Explore China's Forbidden City with twenty-five year old Alison.
Biographies of Famous People
Brief biographies of famous people in modern history.
Collapse: Why Do Civilizations Fail?
This site offers an opportunity for you to explore the collapse of four ancient civilizations. You'll learn what happens when a society collapses and how archaeologists find and interpret evidence. You can visit the Maya city of Copán and search for clues to its collapse. You can also try your hand at "garbage-ology" and study what trash can tell us about a society.
An online series from the Federal Research Division of the Library of Congress. The political, economic, social, and national security systems of over 85 countries are detailed.
Students can begin to use primary source documents at this site. It offers easy links to related articles like: "An Eyewitness to the Gold Discovery," "Dramatic Impact of the Gold Discovery," "Gold Rush and Anti-Chinese Race Hatred," and a series of Gold Rush chronologies
Federal Resources for Educational Excellence:
This site offers historical documents, scientific experiments, mathematical challenges, famous paintings, and other tools for teachers & students. Thousands of topics can be searched -- from the Civil War, the Constitution, to the Amistad Case. Resources can also be viewed in 12 subject areas.
Students will find immense amounts of information on a number of countries and places. This is a lot of information for history, political science, culture and area studies, and geography teachers and students.
Reliable, primary source historical documentation is available at the History Channel. Archives of great speeches and the This Day In History section are useful features.
A treasure trove for students working on a history report: pictures of famous battles, eyewitness accounts, interviews, personality profiles, and more. The site covers World History and American History.
The History Place
The History Place features stories on topics of interest to students of history. Highlights include a photo-history of John F. Kennedy, Child Labor in America, Past presidential impeachments, among other topics.
Based in Israel, this site offers primary source documents, quotes from survivors statistics and study guides.
The Museum has produced materials that can be used to learn more about the Holocaust. Some of these are directed at particularly at teachers, but most are of general interest.
Historical documents, sounds, geography, battle maps will bring history alive
Museum of Tolerance
This Holocaust resource includes frequently asked questions, a glossary, a timeline, articles, and 200 original photographs. The Courage to Remember online exhibit includes a resource guide for teachers.
National Geographic for Kids
This site features stories and news. The site is highly attractive. Visit the online zoo and wrestle a Siberian tiger. Participate in the geoquiz.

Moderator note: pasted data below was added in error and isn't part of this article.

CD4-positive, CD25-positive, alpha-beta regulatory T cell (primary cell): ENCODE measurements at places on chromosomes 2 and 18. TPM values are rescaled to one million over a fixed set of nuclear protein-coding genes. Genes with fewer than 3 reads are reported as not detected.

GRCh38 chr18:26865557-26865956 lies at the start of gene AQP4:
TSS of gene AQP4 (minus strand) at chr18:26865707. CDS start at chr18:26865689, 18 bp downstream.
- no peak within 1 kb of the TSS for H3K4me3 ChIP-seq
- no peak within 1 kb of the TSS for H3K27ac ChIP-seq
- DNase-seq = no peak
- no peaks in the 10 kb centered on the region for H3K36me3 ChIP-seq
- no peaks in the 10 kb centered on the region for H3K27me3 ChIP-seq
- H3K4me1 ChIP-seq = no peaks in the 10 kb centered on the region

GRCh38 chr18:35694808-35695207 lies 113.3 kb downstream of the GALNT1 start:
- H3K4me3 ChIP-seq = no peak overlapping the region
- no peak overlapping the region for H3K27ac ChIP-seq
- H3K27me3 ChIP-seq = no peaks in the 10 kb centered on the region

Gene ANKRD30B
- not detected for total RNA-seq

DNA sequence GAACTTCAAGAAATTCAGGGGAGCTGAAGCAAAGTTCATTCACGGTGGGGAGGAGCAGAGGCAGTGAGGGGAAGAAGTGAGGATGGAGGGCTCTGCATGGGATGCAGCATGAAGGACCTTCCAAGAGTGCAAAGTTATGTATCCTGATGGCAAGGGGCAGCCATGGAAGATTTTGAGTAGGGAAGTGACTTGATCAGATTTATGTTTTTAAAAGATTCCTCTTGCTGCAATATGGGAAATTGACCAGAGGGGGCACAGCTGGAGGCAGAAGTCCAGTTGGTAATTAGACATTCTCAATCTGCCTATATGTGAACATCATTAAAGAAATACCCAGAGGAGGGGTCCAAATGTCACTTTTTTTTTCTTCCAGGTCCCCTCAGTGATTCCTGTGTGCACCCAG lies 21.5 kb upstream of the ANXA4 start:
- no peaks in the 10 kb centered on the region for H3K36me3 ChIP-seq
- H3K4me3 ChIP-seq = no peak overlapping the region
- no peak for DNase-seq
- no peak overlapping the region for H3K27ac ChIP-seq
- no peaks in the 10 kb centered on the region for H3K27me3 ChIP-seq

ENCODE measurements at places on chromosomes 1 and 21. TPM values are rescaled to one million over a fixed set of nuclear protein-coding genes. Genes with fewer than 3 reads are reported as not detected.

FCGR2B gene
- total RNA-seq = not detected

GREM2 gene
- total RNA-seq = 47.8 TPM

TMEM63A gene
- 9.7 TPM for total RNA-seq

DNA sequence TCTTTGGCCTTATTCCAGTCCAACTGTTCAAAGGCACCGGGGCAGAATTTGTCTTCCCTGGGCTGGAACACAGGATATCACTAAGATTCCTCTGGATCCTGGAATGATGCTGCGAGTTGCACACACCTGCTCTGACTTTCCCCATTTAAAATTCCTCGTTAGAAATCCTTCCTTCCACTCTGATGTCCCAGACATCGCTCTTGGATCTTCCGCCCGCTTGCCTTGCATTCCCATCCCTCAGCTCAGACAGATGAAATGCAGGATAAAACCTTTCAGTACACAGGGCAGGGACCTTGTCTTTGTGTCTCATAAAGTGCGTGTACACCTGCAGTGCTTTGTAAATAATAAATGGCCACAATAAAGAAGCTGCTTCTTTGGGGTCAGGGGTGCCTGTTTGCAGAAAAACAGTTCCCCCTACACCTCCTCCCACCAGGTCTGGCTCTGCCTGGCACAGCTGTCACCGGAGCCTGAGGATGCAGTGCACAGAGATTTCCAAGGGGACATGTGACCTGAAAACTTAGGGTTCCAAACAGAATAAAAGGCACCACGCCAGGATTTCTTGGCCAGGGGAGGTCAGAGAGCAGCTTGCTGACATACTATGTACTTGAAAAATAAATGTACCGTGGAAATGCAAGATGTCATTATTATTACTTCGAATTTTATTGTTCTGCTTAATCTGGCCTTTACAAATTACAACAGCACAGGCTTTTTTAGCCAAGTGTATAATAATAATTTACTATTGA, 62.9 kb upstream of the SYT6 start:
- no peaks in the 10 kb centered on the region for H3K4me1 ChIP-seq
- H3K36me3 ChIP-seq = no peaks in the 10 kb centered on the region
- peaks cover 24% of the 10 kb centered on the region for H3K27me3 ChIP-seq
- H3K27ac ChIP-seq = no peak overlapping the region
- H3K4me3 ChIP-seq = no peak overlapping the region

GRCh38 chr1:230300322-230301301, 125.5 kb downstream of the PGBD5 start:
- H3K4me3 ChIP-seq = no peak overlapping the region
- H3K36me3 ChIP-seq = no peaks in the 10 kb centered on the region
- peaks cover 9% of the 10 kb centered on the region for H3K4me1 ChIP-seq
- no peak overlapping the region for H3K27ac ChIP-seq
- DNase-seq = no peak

NativeWeb is a very organized selection of Native American sites. The indexed and searchable database contains hundreds of links concerning Native, Aboriginal, and Indigenous internet resources on all seven continents.
South Carolina Historical Society
From online exhibits to catalogues, the historical society provides excellent material for students to research South Carolina History. You may research your town, county or city at this site. Genealogical information is also available.
The Valley of the Shadow: Two Communities in the American Civil War
Two communities, one Northern and one Southern, experience the American Civil War. The project offers an archive of thousands of sources for the period before, during, and after the Civil War for Augusta County, Virginia, and Franklin Country, Pennsylvania. Sources include newspapers, letters, diaries, photographs, maps, church records, population census, agricultural census, and military records. Students can explore every dimension of the conflict and write their own histories, reconstructing the life stories of women, African Americans, farmers, politicians, soldiers, and families.
Welcome to the White House
Don’t miss the White House Tour for Children.
Who Killed William Robinson?
Hosted by the University of Victoria History Department, this site explores "Who Killed William Robinson?" That is just the first of the questions you may ask of this web site. "How did he live?" is another. In the documents that follow there is a rich social history of the Blacks, Aboriginal People, Kanakas (Hawaiians) and Whites of many national backgrounds, from Azorian Portugese to the British colonial elite, who settled Salt Spring Island. Their stories tell us much about the settlement of British Columbia, Canada and to a degree, the United States. They tell about settlement, the importance of land, the dispossession of aboriginal people, about justice, racism, family life, religion -- the full gamut of life in the colony.
The Whole World Was Watching
High School students interviewed Rhode Islanders about their recollections of the year 1968. With references to the Vietnam war, civil rights, assassinations, and personal experiences, the interviews document 1968.